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China – M&A regulation

The Provisions on the Takeover of Domestic Enterprises by Foreign Investors (China’s M&A Rules)

On 8 August 2006, MOFCOM, the State-owned Assets Supervision and Administration Commission of the State Council (SASAC), the State Administration of Taxation (SAT), the State Administration of Industry and Commerce (SAIC), the China Securities Regulatory Commission (CSRC) and the State Administration of Foreign Exchange (SAFE) jointly issued the Provisions on the Takeover of Domestic Enterprises by Foreign Investors (China’s M&A Rules), which came into effect on 8 September 2006.

China’s M&A Rules represented a significant step in the development of China’s regulation of foreign acquisitions of Chinese companies.   The requirements imposed by  China’s M&A Rules had significant consequences both for foreign private equity investors entering the Chinese market and for Chinese businesses seeking access to overseas funds.

The key features of China’s M&A Rules are:

  • illustrate greater government focus on cross-border M&A transactions
  • require MOFCOM approval of a range of M&A transactions
  • impose restrictions on round-trip investments by a Chinese resident
  • require CSRC approval for IPOs involving offshore SPVs holding China assets
  • allow the use of foreign companies’ shares in the acquisition of China companies (share swap)
  • require Central MOFCOM approval for foreign acquisition of control of PRC company which involves a key industry, which may affect national security or ownership of a well-known Chinese brand
  • confirm MOFCOM as the key regulator of M&A related anti-trust issues

Scope of China’s M&A Rules

China’s M&A Rules apply to Equity Acquisitions and Asset Acquisitions in China.

An Equity Acquisition in China is defined as a foreign investor’s purchase of equity in an enterprise other than a foreign invested enterprise in China (FIE) (a Domestic Company) or the subscription by a foreign investor for new shares in a Domestic Company resulting in the conversion of the Domestic Company to a foreign invested enterprise in China.

An Asset Acquisition in China is defined to include:

  1. a foreign investor’s establishment of a foreign invested enterprise in China which purchases and operates the assets of a domestic enterprise; and
  1. a foreign investor’s purchase of assets from a domestic enterprise which are then invested in a foreign invested enterprise in China established to operate such assets.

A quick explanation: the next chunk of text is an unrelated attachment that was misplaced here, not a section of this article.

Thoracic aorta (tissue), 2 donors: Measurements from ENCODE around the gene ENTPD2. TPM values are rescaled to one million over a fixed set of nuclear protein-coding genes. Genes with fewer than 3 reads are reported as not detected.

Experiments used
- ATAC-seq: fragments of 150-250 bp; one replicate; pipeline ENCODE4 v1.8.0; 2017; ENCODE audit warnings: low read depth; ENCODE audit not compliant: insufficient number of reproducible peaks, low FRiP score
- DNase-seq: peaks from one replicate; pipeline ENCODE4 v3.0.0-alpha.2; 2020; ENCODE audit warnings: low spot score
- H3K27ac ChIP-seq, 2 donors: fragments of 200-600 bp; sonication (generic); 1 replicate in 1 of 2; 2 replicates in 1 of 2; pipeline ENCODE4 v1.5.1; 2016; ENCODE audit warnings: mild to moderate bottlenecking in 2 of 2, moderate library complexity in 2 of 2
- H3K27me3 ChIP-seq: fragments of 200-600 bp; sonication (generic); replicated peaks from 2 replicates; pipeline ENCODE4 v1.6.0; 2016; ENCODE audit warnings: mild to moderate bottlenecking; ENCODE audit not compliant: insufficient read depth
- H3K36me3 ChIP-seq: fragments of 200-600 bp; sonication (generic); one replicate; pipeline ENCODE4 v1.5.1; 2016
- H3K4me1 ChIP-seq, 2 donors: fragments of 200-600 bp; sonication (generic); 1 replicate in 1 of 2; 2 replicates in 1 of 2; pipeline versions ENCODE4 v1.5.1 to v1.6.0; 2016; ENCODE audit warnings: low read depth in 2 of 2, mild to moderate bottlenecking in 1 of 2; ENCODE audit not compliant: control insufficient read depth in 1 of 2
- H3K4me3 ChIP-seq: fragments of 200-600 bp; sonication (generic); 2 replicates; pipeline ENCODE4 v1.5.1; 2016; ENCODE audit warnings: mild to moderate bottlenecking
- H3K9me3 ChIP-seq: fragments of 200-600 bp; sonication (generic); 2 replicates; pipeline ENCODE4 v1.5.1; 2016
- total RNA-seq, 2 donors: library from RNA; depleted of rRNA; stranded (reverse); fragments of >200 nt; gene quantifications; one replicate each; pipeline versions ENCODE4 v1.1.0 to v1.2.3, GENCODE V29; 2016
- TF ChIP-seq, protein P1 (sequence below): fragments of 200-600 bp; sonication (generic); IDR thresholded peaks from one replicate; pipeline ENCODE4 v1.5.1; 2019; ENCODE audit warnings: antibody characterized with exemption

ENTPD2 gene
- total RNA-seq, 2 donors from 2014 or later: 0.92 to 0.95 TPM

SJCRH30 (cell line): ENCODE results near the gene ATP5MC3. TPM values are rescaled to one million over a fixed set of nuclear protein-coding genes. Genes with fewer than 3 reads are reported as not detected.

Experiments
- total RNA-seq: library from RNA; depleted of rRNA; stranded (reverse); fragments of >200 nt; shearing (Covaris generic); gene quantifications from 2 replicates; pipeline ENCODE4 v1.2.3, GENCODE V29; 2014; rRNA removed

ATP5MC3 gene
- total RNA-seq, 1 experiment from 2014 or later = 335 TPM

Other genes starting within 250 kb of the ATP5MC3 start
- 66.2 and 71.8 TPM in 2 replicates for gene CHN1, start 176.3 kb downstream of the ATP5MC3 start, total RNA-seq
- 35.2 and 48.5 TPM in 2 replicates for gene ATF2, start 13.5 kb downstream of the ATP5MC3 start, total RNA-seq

All acquisitions covered by China’s M&A Rules require MOFCOM approval, either at the central government level or, in certain cases, at the provincial level.

In the case of a foreign investor’s acquisition of shares in a Domestic Company that is listed on a Chinese stock exchange, the acquisition will need to comply with the Measures for Administration of Strategic Investments by Foreign Investors in Listed Companies as well as the China’s M&A Rules. An acquisition of shares in a listed company is additionally required to comply with the Measures for the Administration of the Takeover of Listed Companies.

China’s M&A Rules do not apply to M&A transactions involving a foreign invested enterprise in China which are governed by the regulations governing the transfer of equity interests in a foreign invested enterprise in China. Likewise, China’s M&A Rules do not apply to M&A transactions involving financial institutions (including banks and insurance companies).

After China’s M&A Rules

Since the 2006 implementation of China’s M&A Rules, scarcely any red chip restructurings have been approved under the rules. This has effectively prevented the reorganisation of Chinese companies under offshore holding company structures.

This effective prohibition on round-trip investments by a Chinese resident was confirmed in the Foreign Investment Examination and Approval Management Guidance Handbook issued by MOFCOM in December 2008. The Handbook states that MOFCOM will only consider the approval of a round trip investment by a Chinese resident in two situations:

  1. if the offshore acquirer is a listed company; or
  2. if :

(a) the formation of the offshore acquirer has been duly approved;

(b) the offshore acquirer has commenced operations; and

(c) the offshore acquirer will fund the acquisition from profits.

With these two exceptions, the majority of round trip investment transactions continue to be prohibited.

China’s M&A Rules did not however put a stop to offshore financings and listings of Chinese companies. The number of both has remained high, although many such deals involved companies that were restructured prior to the China’s M&A Rules’ effective date.

Otherwise, alternative structures have been used to address the challenges to round-trip investments by a Chinese resident posed by China’s M&A Rules. Many of these have involved variations on the VIE structure or JV structure.

Charltons has experience in China’s M&A Rules, foreign invested enterprises in China and round trip investment.

 

 

Charltons has experience in China’s M&A Rules, foreign invested enterprises in China and round trip investment.

China’s M&A rules

Foreign invested enterprise in China

Round trip investment

Round trip investment by a Chinese resident

Round trip investment definition

Asset acquisition under China’s M&A rules

Hong Kong legal advice on China’s M&A rules

M&A in China

Round trip transactions

China’s regulation of foreign acquisitions

Foreign acquisition of Chinese companies

Provisions on the Takeover of Domestic Enterprises by Foreign Investors
Round trip definition
Round trip stock trade
Round trip mutual fund